Without question, one of the things I most wanted to do when I visited Paris was sit in a cafe and write. Sure, flip through Vogue, too, but mostly journal with a cup of coffee. It’s one of the highlights of almost every day of my life, so an exotic or foreign setting for it when I travel is part of the joy. I’ve gone to spas and found my own little corner of the world. Same with cities. It sets the tone for my day.

So I had a mixed reaction at first when my friend Erin sent along a recent piece by Mark Helprin from the Wall Street Journal titled “Skip the Paris Cafes and Get a Good Pen.”

“Never write in a café, especially in Europe,” Helprin writes.  “… Literary skill, much less greatness, cannot be had with a pose, and exhibitionism extorts the price of failure. Also, have pity on the weary Parisians who have wanted only a citron pressé but have been unable to find a café where every single seat is not occupied by an American publicly carrying on a torrid affair with his moleskin.”

This made me laugh self-consciously, I confess. I once had a guy in my community label the folks working in cafes as ‘posers’ and I flinched. But Helprin goes on to write about the joy of pen to paper, too, and that made me smile a kindred spirit smile. My journaling — actually Morning Pages a la Julia Cameron — is always done in a standard spiral notebook with a very regular Pentel R.S.V.P. black pen.

My day is grounded as that pen hits the lined white pages. I don’t feel the need to be neat. It doesn’t have to make sense. The thoughts don’t have to be related to each other.  It’s stream of consciousness which occasionally contains cohesive enough thoughts to get carried over to become the genesis of a column. That isn’t the purpose of the MPs, but it happens a lot in what I call a magical bonus.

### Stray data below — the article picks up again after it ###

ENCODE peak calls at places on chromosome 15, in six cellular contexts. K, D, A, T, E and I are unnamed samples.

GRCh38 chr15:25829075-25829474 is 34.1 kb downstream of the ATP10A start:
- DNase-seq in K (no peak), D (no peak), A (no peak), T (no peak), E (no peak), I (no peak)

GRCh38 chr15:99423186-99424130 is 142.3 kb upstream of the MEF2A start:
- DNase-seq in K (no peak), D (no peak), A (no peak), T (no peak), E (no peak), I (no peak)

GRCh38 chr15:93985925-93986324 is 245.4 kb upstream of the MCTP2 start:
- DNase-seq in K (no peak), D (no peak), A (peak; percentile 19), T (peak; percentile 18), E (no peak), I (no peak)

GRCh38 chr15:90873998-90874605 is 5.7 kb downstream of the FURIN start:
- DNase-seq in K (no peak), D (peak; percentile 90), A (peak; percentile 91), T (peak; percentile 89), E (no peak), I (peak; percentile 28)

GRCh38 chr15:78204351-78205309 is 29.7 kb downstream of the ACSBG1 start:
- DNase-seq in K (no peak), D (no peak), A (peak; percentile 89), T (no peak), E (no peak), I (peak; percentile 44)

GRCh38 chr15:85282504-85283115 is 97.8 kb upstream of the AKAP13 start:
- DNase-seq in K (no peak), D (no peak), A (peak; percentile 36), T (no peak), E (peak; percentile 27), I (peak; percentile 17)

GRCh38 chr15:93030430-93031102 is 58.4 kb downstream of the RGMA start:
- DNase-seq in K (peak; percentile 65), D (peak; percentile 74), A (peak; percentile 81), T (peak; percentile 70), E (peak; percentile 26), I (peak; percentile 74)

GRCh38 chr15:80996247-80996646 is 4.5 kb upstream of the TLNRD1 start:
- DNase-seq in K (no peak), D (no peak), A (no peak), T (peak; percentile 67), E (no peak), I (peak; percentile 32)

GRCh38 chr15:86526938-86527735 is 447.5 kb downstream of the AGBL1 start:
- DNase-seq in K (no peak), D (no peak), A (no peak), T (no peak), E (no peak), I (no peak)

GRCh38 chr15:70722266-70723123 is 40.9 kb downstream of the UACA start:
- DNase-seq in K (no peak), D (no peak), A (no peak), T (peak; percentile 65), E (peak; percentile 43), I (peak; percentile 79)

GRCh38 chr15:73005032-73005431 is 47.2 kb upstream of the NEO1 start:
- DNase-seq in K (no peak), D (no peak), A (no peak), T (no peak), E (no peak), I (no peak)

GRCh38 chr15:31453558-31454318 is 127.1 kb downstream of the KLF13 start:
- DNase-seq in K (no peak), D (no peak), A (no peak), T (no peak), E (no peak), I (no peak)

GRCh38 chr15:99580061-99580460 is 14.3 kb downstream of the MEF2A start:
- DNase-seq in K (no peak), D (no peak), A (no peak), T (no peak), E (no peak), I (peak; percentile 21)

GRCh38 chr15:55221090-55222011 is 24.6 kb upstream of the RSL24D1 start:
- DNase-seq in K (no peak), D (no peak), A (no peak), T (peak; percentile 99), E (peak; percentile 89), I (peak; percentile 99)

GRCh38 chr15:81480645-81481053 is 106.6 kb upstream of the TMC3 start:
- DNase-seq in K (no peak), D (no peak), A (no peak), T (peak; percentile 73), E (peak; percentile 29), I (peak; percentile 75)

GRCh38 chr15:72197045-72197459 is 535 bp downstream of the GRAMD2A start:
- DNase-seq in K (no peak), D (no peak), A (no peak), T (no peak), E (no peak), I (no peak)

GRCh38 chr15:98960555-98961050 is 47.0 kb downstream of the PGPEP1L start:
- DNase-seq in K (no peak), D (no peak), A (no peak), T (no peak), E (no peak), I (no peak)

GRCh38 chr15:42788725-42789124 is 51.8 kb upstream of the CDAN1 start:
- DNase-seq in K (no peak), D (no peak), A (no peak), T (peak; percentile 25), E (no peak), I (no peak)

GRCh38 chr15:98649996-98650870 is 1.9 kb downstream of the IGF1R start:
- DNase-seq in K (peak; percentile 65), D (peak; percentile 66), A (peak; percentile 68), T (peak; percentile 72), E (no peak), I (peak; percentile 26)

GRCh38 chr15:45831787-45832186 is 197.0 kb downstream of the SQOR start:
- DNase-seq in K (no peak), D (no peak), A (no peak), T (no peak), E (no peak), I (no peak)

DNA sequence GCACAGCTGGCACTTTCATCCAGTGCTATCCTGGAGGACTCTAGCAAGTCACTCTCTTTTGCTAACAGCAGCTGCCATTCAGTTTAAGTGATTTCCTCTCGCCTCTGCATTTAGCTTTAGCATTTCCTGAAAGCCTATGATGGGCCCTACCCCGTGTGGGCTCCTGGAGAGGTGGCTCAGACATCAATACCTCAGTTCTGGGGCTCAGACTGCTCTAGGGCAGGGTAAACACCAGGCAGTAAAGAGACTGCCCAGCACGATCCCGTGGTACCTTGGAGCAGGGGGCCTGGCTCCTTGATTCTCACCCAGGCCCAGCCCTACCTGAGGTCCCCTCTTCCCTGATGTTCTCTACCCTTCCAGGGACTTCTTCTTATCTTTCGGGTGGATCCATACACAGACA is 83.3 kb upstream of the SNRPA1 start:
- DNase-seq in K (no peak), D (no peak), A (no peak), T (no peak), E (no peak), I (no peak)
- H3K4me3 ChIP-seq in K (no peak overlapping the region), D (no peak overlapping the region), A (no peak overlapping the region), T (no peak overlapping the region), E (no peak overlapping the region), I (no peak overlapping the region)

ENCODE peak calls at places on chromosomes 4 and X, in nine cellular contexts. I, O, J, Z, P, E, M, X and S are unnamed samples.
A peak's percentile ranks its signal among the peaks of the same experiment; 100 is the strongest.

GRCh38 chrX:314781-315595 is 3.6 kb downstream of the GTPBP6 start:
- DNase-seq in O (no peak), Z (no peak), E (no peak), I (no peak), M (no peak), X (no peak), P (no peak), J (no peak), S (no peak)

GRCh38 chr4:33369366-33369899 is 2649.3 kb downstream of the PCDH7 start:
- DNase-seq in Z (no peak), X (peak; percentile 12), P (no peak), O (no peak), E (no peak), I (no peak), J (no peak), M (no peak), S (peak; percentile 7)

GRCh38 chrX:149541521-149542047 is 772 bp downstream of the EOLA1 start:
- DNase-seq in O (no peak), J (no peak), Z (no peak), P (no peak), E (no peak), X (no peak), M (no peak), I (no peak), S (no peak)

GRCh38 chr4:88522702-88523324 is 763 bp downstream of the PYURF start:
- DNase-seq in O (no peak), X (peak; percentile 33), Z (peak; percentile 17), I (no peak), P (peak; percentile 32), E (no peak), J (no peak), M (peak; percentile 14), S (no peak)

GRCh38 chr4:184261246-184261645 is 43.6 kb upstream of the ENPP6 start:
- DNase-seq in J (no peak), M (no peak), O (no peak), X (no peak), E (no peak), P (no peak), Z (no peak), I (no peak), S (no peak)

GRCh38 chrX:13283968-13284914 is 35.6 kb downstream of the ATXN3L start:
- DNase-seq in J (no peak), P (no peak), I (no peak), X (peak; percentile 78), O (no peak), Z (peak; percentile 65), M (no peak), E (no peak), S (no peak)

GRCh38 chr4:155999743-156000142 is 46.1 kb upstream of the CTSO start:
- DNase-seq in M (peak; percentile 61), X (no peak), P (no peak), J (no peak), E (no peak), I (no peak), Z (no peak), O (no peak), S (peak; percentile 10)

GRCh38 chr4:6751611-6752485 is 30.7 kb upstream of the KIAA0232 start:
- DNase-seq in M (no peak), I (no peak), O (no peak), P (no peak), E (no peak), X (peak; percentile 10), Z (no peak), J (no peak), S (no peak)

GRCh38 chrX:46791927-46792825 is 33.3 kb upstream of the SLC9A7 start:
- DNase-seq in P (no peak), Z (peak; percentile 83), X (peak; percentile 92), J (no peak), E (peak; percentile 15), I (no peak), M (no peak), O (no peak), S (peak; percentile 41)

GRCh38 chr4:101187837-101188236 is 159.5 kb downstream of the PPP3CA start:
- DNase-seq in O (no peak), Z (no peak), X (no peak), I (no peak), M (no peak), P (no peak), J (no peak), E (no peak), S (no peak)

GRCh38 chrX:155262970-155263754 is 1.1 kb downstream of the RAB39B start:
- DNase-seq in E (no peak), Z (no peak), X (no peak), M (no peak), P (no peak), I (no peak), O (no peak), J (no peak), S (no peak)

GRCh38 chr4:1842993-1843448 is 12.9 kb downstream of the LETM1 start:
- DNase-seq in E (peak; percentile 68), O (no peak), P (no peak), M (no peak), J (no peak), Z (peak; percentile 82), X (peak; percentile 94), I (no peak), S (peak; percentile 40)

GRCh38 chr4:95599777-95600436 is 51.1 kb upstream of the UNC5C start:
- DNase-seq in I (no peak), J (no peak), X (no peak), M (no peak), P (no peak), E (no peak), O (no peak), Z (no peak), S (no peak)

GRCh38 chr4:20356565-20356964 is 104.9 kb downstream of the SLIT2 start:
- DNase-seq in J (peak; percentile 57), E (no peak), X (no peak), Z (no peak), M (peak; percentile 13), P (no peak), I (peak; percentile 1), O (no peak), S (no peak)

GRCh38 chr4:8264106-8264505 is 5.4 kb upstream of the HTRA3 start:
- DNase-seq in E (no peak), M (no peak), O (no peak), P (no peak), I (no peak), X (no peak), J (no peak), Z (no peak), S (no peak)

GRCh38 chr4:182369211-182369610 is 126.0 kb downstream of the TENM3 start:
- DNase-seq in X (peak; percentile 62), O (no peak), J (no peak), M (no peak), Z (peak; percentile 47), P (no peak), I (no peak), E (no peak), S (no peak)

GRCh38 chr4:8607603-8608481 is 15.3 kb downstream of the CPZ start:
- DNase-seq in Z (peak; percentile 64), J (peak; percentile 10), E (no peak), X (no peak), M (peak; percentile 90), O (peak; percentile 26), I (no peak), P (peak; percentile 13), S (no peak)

But that brings me back to the ‘posers’ thing. I’m not denying there are some in the bunch. However, we now live in a world where Internet access draws a lot of artists (and entrepreneurs and independent contractors and the like) to cafes to work. Why is it more purist or romantic to create at a desk in your home?

As it turns out, I spend a lot of time writing. A lot. It comes in mostly three forms — journal, columns (two a week) and book. If I did all of this writing in my home — much as I love my fabulous glass-topped desk with the cushy red rolling chair — I would go stark raving mad. Trust me.

So the journaling and coffee very often happens at a cafe, the columns and most of my coaching business happens at my gorgeous desk, and the book writing is mostly getting done in a Starbucks. As a former sports writer, I got very used to writing courtside or in a bustling newsroom, so the noise actually helps me concentrate sometimes.

None of these is any more or less noble a pursuit. It’s all just part of the joy of being a freelancer who can write while in crummy sweats at home or be out among actual humans in Starbucks. Even better is if it’s nice outside and I can snag an outdoor table. Makes me feel like the luckiest person in the world, expressing in my own little cocoon while the sun shines and people go about their day around me.

Here, though, Helprin has me full on: “Your most important tools will be your honesty, labor, courage, practice, luck and utter concentration.”

Ah, yes. Let the writers write and get all of the above wherever they can find it.